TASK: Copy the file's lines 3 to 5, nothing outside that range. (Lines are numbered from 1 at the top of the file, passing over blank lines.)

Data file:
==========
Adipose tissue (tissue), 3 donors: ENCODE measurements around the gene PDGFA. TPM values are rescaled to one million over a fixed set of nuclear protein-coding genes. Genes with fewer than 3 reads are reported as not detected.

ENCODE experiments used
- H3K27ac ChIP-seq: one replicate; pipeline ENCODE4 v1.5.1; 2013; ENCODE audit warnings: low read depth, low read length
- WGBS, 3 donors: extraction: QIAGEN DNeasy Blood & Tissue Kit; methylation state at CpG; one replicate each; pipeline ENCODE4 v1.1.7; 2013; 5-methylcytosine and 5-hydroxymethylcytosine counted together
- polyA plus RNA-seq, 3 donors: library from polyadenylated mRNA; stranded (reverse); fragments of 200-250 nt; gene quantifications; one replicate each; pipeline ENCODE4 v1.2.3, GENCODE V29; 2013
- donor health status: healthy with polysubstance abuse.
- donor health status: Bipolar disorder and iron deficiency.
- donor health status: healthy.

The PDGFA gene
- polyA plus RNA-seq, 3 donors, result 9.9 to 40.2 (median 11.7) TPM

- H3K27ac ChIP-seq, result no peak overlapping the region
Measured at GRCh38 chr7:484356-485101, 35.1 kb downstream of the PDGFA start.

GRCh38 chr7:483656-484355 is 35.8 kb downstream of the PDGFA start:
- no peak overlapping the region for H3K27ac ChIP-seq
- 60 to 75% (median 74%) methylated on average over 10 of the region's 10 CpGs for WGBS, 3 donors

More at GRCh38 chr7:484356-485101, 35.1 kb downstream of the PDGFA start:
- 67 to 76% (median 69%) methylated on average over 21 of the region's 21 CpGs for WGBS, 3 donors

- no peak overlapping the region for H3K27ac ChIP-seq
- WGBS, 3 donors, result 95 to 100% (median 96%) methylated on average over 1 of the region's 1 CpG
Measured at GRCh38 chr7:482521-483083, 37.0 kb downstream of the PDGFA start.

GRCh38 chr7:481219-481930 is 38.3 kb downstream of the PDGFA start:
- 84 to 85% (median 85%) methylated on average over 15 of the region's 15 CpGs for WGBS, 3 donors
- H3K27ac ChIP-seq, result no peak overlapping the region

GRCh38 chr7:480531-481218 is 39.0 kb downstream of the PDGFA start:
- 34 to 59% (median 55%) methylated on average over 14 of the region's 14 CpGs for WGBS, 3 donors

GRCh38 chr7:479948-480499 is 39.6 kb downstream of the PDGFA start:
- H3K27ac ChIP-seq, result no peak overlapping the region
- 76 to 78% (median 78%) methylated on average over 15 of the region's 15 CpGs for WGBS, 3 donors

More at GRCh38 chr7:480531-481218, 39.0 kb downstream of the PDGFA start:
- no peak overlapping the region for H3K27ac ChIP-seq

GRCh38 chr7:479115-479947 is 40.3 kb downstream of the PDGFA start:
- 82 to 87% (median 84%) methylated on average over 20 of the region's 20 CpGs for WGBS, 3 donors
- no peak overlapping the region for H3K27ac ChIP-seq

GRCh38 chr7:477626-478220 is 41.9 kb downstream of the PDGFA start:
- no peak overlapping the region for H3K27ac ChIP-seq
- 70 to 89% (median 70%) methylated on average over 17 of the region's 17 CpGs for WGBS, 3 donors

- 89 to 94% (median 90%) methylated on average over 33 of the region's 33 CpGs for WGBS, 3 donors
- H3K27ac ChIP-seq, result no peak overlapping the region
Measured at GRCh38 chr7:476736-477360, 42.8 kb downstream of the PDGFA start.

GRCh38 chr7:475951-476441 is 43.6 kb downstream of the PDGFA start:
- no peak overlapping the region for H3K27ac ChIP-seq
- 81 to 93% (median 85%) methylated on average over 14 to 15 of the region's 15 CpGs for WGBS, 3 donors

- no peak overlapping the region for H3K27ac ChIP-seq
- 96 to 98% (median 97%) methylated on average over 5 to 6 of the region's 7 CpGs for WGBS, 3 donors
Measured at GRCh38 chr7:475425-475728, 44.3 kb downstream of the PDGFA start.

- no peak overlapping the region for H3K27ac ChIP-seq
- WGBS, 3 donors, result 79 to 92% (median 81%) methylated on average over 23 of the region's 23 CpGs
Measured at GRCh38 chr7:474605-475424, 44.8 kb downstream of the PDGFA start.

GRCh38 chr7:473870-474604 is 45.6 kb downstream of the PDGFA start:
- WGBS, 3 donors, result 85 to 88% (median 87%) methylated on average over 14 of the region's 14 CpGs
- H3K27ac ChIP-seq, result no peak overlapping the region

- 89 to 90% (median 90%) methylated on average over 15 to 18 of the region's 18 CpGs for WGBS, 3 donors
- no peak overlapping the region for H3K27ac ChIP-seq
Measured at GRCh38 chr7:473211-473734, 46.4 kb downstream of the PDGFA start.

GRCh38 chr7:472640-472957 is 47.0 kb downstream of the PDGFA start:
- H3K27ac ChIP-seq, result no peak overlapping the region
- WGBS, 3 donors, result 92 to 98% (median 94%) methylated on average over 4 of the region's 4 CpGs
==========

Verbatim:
- H3K27ac ChIP-seq: one replicate; pipeline ENCODE4 v1.5.1; 2013; ENCODE audit warnings: low read depth, low read length
- WGBS, 3 donors: extraction: QIAGEN DNeasy Blood & Tissue Kit; methylation state at CpG; one replicate each; pipeline ENCODE4 v1.1.7; 2013; 5-methylcytosine and 5-hydroxymethylcytosine counted together
- polyA plus RNA-seq, 3 donors: library from polyadenylated mRNA; stranded (reverse); fragments of 200-250 nt; gene quantifications; one replicate each; pipeline ENCODE4 v1.2.3, GENCODE V29; 2013